Tell people you're planning a trip to Death Valley with kids, and you're likely to get a response that implies either admiration or an assumption that you're crazy. Or both. That's OK; Death Valley may not be the most obvious choice for a family vacation, but that is definitely part of the appeal. It's a valley full of "I've never seen that before!" with a hint of Old West ghost town.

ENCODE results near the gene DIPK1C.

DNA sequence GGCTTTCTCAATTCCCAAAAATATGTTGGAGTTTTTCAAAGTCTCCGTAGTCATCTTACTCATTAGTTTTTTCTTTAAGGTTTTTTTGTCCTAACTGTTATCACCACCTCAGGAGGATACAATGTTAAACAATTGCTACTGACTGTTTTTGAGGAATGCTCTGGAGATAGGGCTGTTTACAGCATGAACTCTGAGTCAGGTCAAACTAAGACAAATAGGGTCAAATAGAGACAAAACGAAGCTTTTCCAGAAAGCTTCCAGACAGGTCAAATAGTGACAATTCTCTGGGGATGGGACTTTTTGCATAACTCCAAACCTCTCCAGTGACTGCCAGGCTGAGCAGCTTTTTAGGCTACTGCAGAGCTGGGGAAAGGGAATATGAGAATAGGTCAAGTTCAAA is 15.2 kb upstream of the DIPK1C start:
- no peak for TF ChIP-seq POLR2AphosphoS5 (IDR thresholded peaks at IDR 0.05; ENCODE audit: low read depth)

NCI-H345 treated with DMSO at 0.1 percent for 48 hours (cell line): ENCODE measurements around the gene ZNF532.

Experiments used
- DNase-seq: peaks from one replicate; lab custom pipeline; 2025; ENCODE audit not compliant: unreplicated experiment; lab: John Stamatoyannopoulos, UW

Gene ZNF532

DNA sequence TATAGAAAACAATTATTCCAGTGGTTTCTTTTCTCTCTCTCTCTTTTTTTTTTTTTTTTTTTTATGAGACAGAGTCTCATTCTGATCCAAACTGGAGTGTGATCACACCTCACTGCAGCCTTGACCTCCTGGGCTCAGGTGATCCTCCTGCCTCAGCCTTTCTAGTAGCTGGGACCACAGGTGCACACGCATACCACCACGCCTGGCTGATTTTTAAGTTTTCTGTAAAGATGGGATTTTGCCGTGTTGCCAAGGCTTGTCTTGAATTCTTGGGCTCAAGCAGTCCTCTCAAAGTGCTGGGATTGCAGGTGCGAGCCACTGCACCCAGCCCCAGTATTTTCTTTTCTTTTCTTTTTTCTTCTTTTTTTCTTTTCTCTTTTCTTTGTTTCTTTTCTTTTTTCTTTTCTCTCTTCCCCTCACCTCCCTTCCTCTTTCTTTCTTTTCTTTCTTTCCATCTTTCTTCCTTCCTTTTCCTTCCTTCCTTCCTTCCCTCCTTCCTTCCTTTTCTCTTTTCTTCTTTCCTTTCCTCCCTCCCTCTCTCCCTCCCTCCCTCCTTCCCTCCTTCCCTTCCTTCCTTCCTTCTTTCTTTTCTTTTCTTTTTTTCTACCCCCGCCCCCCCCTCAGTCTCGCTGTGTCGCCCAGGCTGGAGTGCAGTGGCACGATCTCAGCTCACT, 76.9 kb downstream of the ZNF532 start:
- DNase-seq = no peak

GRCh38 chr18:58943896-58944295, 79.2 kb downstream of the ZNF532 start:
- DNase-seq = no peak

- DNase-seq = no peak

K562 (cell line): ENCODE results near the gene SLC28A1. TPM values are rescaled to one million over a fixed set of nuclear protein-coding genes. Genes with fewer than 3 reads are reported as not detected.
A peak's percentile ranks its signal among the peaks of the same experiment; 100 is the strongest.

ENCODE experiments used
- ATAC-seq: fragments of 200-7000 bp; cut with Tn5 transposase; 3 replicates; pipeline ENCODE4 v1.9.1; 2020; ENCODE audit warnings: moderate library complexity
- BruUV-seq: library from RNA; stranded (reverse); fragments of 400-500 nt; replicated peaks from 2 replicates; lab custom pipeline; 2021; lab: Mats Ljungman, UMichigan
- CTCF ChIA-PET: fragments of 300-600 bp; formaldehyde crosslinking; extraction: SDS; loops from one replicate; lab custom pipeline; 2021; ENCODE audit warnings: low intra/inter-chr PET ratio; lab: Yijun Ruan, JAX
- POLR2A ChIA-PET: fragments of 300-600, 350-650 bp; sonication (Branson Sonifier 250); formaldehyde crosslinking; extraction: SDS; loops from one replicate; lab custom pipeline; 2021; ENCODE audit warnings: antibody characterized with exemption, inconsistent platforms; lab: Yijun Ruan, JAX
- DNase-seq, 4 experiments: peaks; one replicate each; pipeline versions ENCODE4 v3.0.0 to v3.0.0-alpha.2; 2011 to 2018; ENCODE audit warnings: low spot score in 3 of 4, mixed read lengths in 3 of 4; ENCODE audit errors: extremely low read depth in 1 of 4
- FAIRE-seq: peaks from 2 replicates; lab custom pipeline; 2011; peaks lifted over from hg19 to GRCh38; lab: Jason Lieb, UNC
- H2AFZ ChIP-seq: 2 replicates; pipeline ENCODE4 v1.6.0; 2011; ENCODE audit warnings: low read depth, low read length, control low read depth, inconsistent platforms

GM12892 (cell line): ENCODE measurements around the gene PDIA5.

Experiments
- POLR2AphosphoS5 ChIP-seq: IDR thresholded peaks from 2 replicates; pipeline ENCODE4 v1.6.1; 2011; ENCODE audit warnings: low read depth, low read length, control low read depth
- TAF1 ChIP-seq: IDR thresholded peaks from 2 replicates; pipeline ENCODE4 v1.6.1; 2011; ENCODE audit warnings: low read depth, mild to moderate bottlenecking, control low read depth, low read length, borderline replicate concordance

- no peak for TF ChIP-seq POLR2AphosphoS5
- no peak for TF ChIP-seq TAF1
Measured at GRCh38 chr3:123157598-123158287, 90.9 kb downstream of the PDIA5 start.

If you stick a pin in a map at the midway point between Los Angeles, San Francisco, and Las Vegas, you'll be pretty close to the spot that consistently records the highest temperatures in the western hemisphere - also known as Death Valley National Park. The unambiguous name comes from the party of stranded 49ers whose non-4WD covered wagons and faltering water supply stranded them in the valley in 1849. When the survivors were eventually rescued, someone tossed the historic comment over his shoulder on the way over the mountain pass, "Goodbye Death Valley." FYI, if you're looking for the right hook to get your kids interested in this place, that one works pretty well. I know four kids in a mini-van who were totally drawn in.